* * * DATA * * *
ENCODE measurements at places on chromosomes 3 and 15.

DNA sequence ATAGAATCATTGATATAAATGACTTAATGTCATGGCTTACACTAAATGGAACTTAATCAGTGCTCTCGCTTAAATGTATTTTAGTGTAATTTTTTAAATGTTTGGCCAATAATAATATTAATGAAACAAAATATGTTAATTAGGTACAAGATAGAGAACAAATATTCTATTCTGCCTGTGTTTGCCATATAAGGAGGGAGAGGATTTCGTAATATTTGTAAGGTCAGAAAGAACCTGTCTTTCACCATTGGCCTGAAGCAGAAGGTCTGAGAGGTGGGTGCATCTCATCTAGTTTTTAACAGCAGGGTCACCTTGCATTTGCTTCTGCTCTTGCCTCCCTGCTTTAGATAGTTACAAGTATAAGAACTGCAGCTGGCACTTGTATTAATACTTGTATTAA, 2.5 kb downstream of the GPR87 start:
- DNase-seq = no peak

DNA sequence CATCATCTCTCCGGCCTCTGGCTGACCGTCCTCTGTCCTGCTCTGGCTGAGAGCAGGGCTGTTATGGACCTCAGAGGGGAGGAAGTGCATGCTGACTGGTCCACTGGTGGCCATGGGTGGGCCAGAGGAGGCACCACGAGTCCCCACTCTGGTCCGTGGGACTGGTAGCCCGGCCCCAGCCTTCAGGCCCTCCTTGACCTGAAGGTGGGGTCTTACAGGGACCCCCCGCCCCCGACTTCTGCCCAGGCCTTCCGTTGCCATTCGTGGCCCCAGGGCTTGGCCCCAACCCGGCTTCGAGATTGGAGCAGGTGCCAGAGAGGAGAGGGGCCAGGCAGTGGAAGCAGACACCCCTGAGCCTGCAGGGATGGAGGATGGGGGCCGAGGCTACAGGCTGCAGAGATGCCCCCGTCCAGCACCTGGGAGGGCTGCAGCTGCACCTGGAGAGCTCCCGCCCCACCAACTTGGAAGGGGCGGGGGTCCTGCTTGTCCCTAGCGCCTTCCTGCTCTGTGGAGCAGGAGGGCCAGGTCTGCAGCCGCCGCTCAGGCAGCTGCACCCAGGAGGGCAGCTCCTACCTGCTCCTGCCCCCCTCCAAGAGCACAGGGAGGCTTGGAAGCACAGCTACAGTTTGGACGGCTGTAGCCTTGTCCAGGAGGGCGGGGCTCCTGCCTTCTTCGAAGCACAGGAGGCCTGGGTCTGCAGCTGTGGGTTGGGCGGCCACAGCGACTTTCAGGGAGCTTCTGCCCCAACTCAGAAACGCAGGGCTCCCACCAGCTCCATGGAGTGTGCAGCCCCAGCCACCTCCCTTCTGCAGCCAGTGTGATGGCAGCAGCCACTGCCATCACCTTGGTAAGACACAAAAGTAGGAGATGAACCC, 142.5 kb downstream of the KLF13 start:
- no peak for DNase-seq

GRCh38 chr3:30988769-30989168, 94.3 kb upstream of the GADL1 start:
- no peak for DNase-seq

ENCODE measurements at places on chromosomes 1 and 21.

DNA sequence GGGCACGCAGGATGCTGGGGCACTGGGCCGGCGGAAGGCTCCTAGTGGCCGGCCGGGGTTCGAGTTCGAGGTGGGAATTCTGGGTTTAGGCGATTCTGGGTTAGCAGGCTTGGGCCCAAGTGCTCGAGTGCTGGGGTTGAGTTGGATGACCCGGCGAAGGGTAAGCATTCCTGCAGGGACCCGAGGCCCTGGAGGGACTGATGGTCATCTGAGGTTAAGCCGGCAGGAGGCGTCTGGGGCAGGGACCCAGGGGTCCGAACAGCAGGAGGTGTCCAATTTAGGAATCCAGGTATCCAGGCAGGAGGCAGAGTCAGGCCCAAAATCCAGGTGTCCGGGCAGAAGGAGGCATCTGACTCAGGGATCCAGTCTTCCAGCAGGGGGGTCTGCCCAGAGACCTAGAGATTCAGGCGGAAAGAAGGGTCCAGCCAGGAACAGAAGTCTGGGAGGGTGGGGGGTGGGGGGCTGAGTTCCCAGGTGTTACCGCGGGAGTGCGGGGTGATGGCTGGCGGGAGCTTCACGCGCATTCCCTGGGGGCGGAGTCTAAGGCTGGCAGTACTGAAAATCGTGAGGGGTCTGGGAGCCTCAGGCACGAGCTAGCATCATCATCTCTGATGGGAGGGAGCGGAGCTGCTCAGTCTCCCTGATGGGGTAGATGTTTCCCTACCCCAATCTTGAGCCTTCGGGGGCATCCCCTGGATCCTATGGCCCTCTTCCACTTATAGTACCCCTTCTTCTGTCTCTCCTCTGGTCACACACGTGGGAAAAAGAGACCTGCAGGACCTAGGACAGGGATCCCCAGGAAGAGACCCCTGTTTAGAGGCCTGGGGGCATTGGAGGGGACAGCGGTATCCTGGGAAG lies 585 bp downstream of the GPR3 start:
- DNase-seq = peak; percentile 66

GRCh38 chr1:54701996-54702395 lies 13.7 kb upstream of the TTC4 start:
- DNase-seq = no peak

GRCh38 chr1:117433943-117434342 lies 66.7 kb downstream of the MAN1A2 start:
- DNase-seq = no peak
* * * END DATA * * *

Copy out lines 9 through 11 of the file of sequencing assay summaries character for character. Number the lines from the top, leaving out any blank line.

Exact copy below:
DNA sequence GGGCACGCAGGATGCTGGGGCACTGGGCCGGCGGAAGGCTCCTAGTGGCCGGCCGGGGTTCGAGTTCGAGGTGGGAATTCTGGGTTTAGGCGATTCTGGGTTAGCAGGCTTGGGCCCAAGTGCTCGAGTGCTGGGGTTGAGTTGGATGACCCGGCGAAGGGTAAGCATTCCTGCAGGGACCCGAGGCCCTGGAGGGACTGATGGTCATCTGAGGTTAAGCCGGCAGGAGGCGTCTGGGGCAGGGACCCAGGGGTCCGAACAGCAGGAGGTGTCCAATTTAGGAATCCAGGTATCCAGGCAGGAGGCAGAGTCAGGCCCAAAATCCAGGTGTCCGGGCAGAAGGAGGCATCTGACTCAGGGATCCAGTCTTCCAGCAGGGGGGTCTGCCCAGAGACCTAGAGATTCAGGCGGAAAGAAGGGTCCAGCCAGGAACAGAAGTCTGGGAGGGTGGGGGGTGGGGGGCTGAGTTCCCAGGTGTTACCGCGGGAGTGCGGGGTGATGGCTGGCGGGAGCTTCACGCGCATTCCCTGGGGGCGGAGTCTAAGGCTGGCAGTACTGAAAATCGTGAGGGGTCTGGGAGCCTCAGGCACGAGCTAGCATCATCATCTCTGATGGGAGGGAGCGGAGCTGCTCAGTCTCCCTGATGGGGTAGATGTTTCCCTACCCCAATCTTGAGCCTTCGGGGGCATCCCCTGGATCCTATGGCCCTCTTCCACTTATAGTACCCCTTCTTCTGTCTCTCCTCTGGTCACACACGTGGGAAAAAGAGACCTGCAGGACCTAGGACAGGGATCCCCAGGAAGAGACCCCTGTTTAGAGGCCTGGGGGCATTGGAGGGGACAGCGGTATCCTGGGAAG lies 585 bp downstream of the GPR3 start:
- DNase-seq = peak; percentile 66

GRCh38 chr1:54701996-54702395 lies 13.7 kb upstream of the TTC4 start: